Poverty is a driver of poor health and wellbeing outcomes for children, independent of other factors that correlate with household income. 4  Factors associated with low income – such as poor housing, as well as parental unemployment, debt and mental health issues – compound the impact of poverty on child health. 5

Children living in low-income households are more likely than other children to: 6

  • die in the first year of life
  • have pre-school conduct and behavioural problems
  • experience bullying and take part in risky behaviours (such as smoking) as teenagers
  • do less well at school
  • grow up to have low incomes in adulthood, with associated and cumulative health and wellbeing impacts.

References

  1. Joseph Rowntree Foundation, “Does money affect children’s outcomes?,” 2013. [Online]. Available: https://www.jrf.org.uk/report/does-money-affect-children%E2%80%99s-outcomes. [Accessed September 2016]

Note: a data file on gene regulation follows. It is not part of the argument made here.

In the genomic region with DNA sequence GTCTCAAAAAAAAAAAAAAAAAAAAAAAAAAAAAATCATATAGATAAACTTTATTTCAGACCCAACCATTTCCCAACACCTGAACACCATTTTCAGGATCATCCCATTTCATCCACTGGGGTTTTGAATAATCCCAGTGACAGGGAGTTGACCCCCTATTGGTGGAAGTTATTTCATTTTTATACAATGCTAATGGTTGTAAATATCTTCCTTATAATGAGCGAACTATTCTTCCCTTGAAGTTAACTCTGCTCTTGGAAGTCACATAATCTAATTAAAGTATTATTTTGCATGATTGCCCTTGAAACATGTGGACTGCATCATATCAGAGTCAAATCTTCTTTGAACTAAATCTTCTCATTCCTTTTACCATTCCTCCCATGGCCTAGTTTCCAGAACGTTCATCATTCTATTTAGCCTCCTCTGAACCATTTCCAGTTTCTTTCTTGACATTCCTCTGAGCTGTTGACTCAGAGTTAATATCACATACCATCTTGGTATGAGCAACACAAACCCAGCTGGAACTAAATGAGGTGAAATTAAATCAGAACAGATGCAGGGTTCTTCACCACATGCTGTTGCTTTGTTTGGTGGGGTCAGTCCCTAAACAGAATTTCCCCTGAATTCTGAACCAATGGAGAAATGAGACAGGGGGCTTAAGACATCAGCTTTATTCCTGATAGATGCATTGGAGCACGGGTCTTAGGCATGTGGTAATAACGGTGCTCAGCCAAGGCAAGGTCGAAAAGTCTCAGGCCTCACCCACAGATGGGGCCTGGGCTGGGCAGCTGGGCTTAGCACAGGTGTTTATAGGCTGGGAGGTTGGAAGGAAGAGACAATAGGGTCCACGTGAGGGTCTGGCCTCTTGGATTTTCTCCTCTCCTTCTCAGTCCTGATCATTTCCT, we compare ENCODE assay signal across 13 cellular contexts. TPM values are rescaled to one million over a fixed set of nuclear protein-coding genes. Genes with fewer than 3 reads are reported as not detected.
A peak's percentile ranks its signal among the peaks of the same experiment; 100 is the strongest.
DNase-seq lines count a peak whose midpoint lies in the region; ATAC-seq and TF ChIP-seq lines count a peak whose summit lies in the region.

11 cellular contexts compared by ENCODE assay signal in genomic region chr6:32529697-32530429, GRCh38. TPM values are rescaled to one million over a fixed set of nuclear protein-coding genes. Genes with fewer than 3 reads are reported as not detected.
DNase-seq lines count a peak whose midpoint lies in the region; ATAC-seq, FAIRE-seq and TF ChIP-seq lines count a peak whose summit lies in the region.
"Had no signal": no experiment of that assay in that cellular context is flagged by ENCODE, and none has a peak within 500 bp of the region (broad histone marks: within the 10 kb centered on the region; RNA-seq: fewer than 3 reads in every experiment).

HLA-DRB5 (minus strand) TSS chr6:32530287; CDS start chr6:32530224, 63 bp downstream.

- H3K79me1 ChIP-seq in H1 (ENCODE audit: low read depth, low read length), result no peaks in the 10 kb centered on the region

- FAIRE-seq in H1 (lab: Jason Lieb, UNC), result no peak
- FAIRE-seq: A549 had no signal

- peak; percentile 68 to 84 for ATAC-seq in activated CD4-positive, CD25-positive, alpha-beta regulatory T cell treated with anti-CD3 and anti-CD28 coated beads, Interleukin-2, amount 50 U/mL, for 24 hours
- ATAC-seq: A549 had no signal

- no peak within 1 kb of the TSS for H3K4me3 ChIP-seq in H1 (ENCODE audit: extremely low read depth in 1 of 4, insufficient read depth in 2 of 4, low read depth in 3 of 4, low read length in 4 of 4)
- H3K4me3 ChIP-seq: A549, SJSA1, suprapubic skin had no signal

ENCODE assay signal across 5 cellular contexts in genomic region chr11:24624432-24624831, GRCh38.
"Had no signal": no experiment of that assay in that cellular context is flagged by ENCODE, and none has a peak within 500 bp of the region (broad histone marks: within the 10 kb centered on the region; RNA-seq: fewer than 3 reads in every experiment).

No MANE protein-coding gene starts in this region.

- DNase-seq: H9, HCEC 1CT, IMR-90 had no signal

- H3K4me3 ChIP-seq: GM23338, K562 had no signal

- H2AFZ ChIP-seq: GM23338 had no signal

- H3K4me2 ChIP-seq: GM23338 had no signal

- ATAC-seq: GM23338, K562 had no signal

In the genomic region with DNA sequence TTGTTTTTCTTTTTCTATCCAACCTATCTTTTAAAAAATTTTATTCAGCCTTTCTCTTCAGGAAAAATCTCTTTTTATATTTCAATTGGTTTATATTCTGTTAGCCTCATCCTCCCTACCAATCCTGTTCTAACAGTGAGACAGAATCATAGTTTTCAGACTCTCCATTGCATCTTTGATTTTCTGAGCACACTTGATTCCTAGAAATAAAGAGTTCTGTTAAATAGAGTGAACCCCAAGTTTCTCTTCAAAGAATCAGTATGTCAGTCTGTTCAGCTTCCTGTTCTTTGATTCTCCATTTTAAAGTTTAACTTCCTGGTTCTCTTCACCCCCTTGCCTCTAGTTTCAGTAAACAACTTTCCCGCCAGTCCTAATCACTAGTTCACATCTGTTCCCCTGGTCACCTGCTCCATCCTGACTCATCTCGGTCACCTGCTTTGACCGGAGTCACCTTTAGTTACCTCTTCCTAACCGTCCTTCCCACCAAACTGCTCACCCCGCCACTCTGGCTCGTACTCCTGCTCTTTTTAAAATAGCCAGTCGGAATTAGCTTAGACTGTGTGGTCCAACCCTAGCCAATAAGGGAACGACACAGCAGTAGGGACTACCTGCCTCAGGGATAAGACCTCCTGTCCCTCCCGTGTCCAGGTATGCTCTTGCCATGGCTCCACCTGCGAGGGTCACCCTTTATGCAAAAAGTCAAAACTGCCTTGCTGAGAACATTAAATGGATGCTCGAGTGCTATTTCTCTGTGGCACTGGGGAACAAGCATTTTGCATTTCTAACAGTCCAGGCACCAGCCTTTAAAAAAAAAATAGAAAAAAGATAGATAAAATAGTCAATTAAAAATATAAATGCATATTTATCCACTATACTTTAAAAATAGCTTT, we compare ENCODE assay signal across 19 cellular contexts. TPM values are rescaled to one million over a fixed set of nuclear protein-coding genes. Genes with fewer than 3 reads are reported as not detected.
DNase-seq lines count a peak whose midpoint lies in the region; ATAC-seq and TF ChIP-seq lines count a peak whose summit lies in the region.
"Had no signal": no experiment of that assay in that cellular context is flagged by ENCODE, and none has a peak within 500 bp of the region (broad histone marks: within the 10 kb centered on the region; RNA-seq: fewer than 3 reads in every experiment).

2. The Children’s Society, “A good childhood for every child? Child Poverty and social inequality in the UK 2012,” 2012. [Online]. Available: http://www.childrenssociety.org.uk/sites/default/files/tcs/2013_child_poverty_briefing_1.pdf (PDF document). [Accessed September 2016]
  3. City and Hackney JSNA, “City and Hackney Health and Wellbeing Profile 2011/12,” 2011/12, pp. 193-235
  4. Joseph Rowntree Foundation, “Does money affect children’s outcomes?,” 2013. [Online]. Available: https://www.jrf.org.uk/report/does-money-affect-children%E2%80%99s-outcomes. [Accessed September 2016]
  5. The Children’s Society, “A good childhood for every child? Child Poverty and social inequality in the UK 2012,” 2012. [Online]. Available: http://www.childrenssociety.org.uk/sites/default/files/tcs/2013_child_poverty_briefing_1.pdf (PDF document). [Accessed September 2016]
  6. City and Hackney JSNA, “City and Hackney Health and Wellbeing Profile 2011/12,” 2011/12, pp. 193-235